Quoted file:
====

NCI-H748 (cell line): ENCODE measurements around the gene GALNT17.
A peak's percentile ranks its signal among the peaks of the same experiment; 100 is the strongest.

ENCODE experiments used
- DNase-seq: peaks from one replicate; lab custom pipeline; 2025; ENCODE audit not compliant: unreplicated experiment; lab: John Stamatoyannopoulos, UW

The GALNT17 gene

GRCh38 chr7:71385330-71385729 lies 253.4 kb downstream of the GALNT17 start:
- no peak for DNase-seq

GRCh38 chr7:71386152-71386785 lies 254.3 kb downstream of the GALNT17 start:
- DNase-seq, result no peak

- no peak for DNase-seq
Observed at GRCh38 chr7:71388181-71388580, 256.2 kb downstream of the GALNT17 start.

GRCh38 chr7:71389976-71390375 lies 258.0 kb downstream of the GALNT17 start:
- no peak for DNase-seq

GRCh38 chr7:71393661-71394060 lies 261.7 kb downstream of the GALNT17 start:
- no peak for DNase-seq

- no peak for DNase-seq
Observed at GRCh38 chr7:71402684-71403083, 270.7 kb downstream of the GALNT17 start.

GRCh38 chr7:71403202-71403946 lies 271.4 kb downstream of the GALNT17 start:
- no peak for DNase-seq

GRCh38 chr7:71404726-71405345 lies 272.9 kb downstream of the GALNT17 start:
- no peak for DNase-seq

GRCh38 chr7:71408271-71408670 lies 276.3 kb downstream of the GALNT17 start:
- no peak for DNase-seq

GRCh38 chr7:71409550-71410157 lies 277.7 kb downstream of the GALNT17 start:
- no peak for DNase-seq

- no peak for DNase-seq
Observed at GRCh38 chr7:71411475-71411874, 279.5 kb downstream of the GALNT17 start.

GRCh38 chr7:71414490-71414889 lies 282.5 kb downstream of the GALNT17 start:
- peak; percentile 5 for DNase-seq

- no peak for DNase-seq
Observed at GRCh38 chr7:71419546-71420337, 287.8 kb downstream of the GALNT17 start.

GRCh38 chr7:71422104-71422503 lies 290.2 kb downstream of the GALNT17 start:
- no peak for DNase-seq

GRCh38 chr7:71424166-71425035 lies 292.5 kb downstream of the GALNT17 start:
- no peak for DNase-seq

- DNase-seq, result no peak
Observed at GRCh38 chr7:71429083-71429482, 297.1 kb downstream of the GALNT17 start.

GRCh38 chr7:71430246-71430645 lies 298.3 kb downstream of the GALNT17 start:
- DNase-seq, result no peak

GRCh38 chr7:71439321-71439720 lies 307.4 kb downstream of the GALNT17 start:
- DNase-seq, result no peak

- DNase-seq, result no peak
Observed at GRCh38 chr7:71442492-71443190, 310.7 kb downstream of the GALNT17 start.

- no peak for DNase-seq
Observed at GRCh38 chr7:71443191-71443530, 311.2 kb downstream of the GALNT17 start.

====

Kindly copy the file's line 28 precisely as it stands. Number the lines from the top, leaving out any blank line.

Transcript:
GRCh38 chr7:71414490-71414889 lies 282.5 kb downstream of the GALNT17 start: